The Federal Trade Commission (FTC) issued a final rulemaking on Sept. 8, 2021, clarifying that five Fair Credit Reporting Act (FCRA) rules for which it retains rulemaking authority will apply only to motor vehicle dealers.
In 2010, the FTC's rulemaking authority for the FCRA was assigned to the Consumer Financial Protection Bureau (CFPB) by the Dodd-Frank Wall Street Reform and Consumer Protection Act (Dodd-Frank Act), which substantially changed the legal and supervisory framework for providers of consumer financial services products and services. In 2012, the FTC rescinded some rules it promulgated under the FCRA and those rules were substituted by rules issued by the CFPB. However, pursuant to Section 1029(a) of the Dodd-Frank Act, the FTC retained rulemaking authority with respect to certain motor vehicle dealers. Predominantly, those rules apply to motor vehicle dealers engaged in the sale, servicing and leasing of motor vehicles.
One of the FTC's retained rules now applying only to motor vehicle dealers is the Furnisher Rule (discussed further below), while the CFPB's Furnisher Rule applies to all other entities. Importantly, the Dodd-Frank Act limited only the FTC's rulemaking authority, but it did not affect the FTC's authority to enforce the CFPB's Furnisher Rule. For instance, as recently as 2020, the FTC filed a complaint alleging violations of the CFPB's version of the rule. The FTC agreed with the one comment it received, which stated that the Furnisher Rule assisted millions of consumers to discover inaccuracies in consumer reports and stressed the need for enforcement of the Furnisher Rule.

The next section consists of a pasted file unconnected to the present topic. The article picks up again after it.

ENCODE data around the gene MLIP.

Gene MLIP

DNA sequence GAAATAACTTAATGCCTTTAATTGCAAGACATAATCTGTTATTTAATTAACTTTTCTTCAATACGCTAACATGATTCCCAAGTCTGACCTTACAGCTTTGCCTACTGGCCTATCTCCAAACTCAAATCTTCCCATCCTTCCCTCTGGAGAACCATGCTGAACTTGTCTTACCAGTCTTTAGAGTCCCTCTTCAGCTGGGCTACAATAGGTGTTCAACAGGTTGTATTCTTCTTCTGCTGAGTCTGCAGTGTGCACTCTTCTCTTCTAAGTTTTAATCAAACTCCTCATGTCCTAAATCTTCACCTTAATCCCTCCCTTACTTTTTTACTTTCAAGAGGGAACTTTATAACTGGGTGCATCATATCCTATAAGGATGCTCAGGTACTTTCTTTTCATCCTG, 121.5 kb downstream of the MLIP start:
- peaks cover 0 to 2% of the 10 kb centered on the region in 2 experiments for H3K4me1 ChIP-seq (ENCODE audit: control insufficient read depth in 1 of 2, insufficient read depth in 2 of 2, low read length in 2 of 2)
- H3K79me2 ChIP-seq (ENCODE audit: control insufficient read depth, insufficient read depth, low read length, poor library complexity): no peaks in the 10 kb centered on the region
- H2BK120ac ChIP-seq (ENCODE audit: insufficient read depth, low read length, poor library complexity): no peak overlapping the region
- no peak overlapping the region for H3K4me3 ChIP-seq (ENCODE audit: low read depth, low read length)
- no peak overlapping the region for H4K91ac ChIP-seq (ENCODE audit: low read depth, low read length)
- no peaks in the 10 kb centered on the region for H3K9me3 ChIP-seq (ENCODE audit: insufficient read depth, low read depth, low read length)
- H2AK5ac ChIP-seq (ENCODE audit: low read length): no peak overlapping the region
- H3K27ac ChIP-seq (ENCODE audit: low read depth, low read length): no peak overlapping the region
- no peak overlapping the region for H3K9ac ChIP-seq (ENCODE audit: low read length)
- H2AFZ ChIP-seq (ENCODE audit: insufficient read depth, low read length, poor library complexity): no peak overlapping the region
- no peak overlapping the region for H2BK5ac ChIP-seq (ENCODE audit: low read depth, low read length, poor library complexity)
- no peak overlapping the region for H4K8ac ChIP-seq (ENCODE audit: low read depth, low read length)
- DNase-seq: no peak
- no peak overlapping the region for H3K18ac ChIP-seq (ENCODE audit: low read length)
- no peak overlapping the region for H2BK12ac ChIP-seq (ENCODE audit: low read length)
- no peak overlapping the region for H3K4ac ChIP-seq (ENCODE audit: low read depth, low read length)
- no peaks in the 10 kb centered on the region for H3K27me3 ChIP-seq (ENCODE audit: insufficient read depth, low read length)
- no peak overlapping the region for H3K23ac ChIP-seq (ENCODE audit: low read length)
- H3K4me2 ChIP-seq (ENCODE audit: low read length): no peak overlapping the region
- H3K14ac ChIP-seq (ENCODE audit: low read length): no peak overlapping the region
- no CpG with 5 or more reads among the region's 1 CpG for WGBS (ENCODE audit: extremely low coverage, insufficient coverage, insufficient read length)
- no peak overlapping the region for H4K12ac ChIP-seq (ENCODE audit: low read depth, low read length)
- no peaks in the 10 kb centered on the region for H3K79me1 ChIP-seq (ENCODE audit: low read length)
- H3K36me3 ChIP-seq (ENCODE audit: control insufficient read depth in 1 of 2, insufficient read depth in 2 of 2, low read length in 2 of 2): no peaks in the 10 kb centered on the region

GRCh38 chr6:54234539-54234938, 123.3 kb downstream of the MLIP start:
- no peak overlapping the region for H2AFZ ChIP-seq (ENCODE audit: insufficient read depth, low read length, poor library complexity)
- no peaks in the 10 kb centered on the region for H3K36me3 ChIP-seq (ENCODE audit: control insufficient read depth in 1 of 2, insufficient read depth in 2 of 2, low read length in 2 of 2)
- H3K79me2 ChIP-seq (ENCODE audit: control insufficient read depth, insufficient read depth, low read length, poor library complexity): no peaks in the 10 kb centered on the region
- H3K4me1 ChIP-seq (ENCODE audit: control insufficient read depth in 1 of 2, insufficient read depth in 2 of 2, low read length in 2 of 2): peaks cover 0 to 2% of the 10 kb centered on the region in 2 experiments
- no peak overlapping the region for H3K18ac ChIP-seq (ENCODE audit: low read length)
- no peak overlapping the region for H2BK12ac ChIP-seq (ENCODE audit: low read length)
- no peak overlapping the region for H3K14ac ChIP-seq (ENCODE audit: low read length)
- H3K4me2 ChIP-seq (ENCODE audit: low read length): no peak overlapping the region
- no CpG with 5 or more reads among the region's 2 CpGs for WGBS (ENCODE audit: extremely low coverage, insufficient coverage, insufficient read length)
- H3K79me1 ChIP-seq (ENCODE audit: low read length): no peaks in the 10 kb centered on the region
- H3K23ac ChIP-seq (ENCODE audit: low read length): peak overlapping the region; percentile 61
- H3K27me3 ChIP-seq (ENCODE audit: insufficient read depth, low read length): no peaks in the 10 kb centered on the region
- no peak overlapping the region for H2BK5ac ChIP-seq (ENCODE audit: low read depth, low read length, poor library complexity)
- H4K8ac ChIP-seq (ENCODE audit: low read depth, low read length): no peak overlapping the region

The FTC's Sept. 8, 2021, rulemaking affects the following FCRA regulations.
While the substance of the FTC's recent rulemaking is not inherently groundbreaking, it should serve as a reminder to the consumer financial services industry of federal agencies' focus on FCRA compliance and enforcement. The FCRA is perhaps preeminent among all federal consumer financial services laws (with the possible exception of the Equal Credit Opportunity Act) in its role as an filter for access to consumer credit. Because conducting a review of one's consumer report is generally an indispensable step in the creditworthiness evaluation, ensuring that such reports are accurate and not misused is fundamental to ensuring the appropriate allocation of consumer credit. Unrectified errors in a consumer report can deny credit to an eligible applicant.
The FTC's recent rulemaking should serve as a reminder for all providers of consumer financial services and users of consumer reports to review the way that they access consumer reports, handle consumer report information and respond to alleged discrepancies.